It’s 2:20 am. We’re on a red-eye flight on our way back from a family vacation when the captain announces, in a very calm but urgent voice, that all passengers must fasten their seatbelt. Nearly everyone is asleep anyway. For the past three hours I’ve been nodding in and out of consciousness while sitting upright with a six-year old splayed across my lap. Not exactly the position most conducive to sleep. But now I’m wide awake.
The pilot did sound particularly urgent (or is that just my hyper-vigilant, highly sensitive mind reading into things?). And that’s a strange sound coming from the engines (or are those my highly sensitive ears crossing into fear territory?). And then the turbulence hits. It feels like the plane dropped about ten feet and we’re rocking side to side, like a roller coaster. But this is no roller coaster. We’re 33,000 feet above the ground and I’m scared. I look around. Everyone is still asleep except for me and my 11-year old son. How can they sleep when we’re about to die? Fear asks.
I hate flying, my mind says, but even in that moment I know that’s not an entirely true statement. I don’t like the anxiety I have leading up to a trip. I resent being smashed in like a sardine in the increasingly smaller airplane seats. And what I really dread is the few minutes of turbulence we invariably hit each time we fly. I loathe each wild tremor and drop of the plane as we pass through rocky air. Well, even that’s not entirely true; what I hate is where my fear mind goes, sending me images of the four of us plummeting to our death. This is it, fear tells me as we jiggle and drop and quiver through the air.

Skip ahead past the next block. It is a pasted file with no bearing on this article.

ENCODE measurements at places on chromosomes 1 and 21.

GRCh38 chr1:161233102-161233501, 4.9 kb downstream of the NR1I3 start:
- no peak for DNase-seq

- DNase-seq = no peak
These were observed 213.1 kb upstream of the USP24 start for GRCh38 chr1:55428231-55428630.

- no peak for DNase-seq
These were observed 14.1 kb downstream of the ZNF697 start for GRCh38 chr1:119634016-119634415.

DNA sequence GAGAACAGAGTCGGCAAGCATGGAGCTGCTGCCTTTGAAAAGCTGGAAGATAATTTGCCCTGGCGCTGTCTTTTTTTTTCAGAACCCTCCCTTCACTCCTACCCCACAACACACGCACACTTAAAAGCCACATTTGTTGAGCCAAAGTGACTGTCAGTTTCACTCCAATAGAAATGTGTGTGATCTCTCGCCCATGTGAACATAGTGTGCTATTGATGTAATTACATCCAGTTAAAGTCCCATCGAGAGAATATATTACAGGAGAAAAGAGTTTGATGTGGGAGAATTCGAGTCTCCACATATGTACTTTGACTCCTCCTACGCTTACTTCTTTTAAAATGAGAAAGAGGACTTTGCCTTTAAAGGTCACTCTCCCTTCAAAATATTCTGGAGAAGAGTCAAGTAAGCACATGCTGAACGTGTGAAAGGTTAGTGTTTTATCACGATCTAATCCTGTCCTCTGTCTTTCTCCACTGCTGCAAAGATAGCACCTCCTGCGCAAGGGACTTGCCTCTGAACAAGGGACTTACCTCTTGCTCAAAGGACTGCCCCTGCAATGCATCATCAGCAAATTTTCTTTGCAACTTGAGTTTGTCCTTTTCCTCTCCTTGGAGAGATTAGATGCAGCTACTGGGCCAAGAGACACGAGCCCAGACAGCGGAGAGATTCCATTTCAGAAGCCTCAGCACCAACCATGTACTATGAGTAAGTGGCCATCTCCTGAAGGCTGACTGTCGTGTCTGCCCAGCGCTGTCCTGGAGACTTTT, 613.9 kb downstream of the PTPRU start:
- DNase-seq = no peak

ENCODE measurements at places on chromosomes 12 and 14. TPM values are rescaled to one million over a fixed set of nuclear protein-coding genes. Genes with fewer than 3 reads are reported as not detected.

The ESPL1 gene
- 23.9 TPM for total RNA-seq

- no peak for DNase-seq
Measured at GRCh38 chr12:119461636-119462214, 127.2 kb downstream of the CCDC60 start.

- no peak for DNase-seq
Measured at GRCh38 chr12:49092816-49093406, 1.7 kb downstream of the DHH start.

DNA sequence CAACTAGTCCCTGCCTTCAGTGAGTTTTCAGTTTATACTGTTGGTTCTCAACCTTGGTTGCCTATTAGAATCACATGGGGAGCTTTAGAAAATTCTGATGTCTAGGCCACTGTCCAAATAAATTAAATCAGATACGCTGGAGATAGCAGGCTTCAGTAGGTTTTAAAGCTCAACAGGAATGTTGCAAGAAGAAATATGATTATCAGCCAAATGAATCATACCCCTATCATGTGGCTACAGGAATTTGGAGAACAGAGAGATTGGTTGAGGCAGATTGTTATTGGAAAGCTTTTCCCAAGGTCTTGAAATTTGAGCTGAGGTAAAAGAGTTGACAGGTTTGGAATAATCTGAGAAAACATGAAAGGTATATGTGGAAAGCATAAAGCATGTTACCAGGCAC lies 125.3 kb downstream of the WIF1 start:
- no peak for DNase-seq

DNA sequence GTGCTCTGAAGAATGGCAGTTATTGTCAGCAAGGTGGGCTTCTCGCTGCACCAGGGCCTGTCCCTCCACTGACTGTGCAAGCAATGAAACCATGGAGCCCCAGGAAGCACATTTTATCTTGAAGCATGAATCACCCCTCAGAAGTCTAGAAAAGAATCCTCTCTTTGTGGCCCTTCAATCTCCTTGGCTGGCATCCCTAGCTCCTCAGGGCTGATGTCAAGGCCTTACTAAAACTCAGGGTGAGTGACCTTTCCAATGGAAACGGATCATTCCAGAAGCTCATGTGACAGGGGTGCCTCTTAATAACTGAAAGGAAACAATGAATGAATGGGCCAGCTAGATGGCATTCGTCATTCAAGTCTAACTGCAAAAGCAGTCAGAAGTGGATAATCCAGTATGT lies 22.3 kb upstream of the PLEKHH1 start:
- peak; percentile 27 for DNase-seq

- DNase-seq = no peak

I hate flying, fear says, but my other mind responds with but I also love flying. I love where flying takes us: on new adventures, to new vistas, broadening our horizons and, by exposing us to other lands and people, helping us grow beyond our limited ways of seeing and being. I love the miracle of being in the air. I love being able to see our beautiful earth from this vantage point.
I hope you’re seeing the analogy to relationships ;).
I know from my work with clients, course members and readers how many of you share my fear of flying. And I also know that there are people who relish every minute of the travel experience. My son is one of them. Which is why he’s wide awake at the moment, staring out into the blackness with a look of pure joy radiating his face. The turbulence doesn’t interfere with his joy. For him, in fact, the rougher the ride, the bigger his thrill. Whenever I’m petrified, like right now, I look at his face, bright with ecstasy, and feel reassured. He plans to become a pilot one day. Through some form of intuitive ancient memory, he know these machines and these skies in his bones. If his face shows that we’re okay then I guess we’re okay.